MLB Hall of Fame: Their mortality brought them immortality

PITTSBURGH, PA - CIRCA 1976: Dick Allen #15 of the Philadelphia Phillies and Willie Stargell #8 of the Pittsburgh Pirates stand next to each other during an Major League Baseball game circa 1976 at Three Rivers Stadium in Pittsburgh, Pennsylvania. Allen played for the Phillies from 1963-69 and 1975-76. (Photo by Focus on Sport/Getty Images)
PITTSBURGH, PA - CIRCA 1976: Dick Allen #15 of the Philadelphia Phillies and Willie Stargell #8 of the Pittsburgh Pirates stand next to each other during an Major League Baseball game circa 1976 at Three Rivers Stadium in Pittsburgh, Pennsylvania. Allen played for the Phillies from 1963-69 and 1975-76. (Photo by Focus on Sport/Getty Images) /
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(Photo by Mark Rucker/Transcendental Graphics, Getty Images)
(Photo by Mark Rucker/Transcendental Graphics, Getty Images) /

Herb Pennock

Pennock was a 241-game winning pitcher for the Philadelphia Athletics and New York Yankees. He pitched on seven pennant winners, five of which – the 1913 Athletics, 1923, 1927, 1928 and 1932 Yankees – won the World Series.

Pennock won all five of his post-season decisions, with a 1.95 ERA in 10 World Series games.

His best season was probably 1926 when Pennock posted a 23-11 record.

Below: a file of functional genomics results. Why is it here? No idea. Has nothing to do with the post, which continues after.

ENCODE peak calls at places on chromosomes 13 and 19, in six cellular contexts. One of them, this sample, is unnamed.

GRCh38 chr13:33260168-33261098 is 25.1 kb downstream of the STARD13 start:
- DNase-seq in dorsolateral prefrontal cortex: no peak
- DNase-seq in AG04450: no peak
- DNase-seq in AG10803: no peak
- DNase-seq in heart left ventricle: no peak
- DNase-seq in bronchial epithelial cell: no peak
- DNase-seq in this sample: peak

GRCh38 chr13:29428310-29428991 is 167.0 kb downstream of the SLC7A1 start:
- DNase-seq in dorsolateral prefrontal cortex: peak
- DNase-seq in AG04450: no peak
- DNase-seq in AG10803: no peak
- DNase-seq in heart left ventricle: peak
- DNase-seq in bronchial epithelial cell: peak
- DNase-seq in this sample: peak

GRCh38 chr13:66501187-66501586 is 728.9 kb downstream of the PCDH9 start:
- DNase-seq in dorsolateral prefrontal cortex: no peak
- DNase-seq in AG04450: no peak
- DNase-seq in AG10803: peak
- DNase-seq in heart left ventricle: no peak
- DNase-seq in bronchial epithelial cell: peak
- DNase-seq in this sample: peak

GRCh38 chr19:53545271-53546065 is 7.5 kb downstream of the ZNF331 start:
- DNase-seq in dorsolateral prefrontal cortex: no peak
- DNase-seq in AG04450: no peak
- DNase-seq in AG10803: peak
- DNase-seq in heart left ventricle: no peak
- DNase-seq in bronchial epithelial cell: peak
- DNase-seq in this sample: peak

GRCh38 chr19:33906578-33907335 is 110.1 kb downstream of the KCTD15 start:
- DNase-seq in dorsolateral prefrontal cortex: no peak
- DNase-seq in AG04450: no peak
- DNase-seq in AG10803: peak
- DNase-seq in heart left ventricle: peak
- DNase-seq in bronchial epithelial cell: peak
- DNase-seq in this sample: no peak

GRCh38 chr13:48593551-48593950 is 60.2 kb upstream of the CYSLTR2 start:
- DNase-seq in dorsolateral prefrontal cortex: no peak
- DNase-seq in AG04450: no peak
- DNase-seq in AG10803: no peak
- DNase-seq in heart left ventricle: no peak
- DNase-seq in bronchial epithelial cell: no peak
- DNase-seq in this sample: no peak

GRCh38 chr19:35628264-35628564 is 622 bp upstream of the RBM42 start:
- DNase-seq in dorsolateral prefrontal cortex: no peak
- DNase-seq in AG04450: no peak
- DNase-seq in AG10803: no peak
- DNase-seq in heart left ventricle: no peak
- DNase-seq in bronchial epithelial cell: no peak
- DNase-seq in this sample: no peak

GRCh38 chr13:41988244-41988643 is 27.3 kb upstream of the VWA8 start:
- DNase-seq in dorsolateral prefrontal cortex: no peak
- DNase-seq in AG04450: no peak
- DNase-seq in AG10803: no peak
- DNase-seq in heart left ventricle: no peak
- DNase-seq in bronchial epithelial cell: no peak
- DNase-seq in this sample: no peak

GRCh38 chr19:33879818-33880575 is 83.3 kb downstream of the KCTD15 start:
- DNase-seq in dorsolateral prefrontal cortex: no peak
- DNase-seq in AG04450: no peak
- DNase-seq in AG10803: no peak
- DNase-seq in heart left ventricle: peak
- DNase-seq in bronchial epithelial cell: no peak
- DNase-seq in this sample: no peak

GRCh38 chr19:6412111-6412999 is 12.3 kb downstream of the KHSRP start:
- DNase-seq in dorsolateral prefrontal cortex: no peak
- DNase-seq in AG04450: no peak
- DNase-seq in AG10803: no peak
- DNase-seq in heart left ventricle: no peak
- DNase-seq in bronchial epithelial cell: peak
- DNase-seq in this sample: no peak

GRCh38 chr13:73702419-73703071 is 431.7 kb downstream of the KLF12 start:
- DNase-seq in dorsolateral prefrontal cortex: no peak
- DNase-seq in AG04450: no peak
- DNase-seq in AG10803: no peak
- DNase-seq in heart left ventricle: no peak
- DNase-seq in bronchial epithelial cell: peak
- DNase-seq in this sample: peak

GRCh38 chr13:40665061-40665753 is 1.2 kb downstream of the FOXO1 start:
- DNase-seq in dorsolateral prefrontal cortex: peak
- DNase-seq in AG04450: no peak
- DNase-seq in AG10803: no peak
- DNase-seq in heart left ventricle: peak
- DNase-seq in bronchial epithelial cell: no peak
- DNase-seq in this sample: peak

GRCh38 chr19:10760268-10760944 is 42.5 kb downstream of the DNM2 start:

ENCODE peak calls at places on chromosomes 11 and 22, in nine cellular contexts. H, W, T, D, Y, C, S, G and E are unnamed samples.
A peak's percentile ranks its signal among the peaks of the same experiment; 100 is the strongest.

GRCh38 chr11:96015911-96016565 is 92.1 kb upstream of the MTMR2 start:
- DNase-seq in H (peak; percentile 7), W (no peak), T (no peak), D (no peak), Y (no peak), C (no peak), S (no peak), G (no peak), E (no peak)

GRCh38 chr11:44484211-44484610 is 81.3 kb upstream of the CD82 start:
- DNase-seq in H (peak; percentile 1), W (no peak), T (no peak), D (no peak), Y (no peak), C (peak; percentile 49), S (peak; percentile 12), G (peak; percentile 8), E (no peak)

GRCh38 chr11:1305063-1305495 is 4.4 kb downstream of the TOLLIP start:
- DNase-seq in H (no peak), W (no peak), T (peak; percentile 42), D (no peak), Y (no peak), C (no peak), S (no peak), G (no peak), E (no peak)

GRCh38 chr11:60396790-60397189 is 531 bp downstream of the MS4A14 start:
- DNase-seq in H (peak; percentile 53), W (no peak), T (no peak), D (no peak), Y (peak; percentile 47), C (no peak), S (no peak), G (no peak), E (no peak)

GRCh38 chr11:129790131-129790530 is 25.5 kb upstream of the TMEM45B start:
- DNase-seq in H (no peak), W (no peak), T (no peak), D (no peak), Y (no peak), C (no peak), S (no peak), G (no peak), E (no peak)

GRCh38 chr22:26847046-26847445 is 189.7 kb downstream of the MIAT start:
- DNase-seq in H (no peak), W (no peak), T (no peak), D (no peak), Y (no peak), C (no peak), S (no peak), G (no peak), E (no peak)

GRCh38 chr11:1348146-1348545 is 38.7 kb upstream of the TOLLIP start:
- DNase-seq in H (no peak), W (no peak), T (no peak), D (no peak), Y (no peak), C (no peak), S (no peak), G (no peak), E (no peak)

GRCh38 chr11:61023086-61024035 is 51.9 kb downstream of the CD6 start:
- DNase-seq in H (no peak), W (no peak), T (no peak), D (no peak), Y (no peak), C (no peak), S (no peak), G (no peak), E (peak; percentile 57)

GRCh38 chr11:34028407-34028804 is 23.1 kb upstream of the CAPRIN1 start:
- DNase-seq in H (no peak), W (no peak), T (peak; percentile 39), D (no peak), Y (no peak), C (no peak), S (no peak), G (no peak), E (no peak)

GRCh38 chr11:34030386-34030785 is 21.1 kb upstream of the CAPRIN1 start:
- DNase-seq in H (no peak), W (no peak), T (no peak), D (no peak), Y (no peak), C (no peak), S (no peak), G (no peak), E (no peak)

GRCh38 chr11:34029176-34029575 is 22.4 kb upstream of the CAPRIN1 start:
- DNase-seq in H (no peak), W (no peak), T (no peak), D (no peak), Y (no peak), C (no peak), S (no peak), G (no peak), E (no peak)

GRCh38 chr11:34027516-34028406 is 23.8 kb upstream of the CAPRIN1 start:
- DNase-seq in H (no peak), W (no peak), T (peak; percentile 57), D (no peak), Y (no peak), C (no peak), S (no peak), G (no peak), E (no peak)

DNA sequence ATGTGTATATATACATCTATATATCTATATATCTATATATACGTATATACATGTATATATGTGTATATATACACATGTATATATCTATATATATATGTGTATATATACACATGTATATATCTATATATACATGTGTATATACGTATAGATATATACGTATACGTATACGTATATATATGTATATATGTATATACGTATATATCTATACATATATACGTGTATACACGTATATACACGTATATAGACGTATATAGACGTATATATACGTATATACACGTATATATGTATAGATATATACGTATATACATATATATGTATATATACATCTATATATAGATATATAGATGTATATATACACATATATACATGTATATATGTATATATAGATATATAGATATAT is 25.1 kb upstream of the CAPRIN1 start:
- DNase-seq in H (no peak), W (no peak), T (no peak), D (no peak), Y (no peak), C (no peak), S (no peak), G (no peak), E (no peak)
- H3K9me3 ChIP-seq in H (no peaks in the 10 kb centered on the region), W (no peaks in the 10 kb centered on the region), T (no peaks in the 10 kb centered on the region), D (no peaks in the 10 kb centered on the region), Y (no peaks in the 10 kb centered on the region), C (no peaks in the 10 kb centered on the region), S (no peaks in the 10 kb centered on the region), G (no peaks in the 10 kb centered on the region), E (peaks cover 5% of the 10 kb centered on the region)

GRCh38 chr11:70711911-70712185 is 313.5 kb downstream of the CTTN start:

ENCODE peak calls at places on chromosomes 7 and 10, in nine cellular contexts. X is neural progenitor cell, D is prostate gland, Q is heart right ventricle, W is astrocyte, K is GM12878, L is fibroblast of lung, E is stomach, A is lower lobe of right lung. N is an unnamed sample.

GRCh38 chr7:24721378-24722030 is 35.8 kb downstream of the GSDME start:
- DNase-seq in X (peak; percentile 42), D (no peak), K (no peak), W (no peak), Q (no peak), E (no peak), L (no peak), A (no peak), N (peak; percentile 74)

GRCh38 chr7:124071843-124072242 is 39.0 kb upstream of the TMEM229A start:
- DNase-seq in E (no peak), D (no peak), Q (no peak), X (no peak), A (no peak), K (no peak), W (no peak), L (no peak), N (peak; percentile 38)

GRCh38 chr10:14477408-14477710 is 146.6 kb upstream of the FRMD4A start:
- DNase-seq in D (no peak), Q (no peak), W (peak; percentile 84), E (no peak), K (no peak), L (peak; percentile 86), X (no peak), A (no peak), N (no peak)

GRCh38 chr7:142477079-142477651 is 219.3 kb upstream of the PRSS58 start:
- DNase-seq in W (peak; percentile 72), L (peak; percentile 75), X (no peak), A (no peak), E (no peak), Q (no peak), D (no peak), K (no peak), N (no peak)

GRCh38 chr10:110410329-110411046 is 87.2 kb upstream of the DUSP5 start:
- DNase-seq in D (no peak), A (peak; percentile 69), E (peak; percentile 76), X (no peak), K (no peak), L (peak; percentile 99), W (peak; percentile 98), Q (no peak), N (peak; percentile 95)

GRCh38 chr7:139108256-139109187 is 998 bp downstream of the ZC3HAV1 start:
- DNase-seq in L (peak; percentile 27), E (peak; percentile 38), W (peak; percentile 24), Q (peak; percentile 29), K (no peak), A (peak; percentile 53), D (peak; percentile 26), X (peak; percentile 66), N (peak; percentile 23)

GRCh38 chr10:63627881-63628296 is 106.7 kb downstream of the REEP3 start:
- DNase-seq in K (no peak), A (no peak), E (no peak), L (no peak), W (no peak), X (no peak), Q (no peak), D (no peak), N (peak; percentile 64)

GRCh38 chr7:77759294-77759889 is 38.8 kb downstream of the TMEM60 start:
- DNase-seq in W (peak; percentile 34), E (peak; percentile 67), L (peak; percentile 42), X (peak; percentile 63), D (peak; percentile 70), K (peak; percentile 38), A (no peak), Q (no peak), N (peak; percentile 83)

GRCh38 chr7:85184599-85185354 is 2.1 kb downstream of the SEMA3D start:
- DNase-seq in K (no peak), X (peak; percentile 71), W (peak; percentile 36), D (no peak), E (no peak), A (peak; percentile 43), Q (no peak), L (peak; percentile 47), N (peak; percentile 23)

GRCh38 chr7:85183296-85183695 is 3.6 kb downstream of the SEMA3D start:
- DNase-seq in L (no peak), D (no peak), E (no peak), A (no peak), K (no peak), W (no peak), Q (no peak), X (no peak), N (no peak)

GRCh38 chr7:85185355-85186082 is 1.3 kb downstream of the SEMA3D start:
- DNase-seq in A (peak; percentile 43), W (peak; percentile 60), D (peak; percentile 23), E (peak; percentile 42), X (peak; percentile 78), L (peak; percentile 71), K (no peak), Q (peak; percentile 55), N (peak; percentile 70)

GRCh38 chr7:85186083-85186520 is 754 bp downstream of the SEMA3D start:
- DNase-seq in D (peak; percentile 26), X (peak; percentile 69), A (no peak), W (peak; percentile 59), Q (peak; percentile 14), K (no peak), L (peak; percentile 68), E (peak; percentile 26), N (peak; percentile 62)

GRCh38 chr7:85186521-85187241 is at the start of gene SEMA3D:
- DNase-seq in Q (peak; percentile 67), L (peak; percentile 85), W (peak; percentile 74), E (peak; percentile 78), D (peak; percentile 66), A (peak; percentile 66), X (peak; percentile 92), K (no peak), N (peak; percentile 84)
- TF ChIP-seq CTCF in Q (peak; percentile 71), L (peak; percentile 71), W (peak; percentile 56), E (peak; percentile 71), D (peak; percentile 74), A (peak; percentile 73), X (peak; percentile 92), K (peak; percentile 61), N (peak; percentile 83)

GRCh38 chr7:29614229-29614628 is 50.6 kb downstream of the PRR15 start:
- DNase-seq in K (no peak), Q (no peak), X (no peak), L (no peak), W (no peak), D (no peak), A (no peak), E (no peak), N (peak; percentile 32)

After he retired, Pennock became an executive. In 1943 he was named general manager of the Philadelphia Phillies, running that team from 1944 until his death in 1948.

Pennock’s popularity with Hall of Fame voters built only gradually. Gaining just 7.5 percent support in 1937, his first season on the ballot, he surged to 53.4 percent in 1947. Still that left him only ninth and well short of the 75 percent threshold that had recently been put in place.

Then while attending a meeting of National League executives in January of 1948, Pennock suffered a stroke, dying within hours. Former teammates, among them Babe Ruth, eulogized him profusely. The tide of emotion surrounding his death swept over to the 1948 Hall of Fame vote, which was held only a few weeks later.

In mortality, Pennock leaped to the top of the list of candidates, winning election with 77.9 percent of the vote. He was inducted that summer.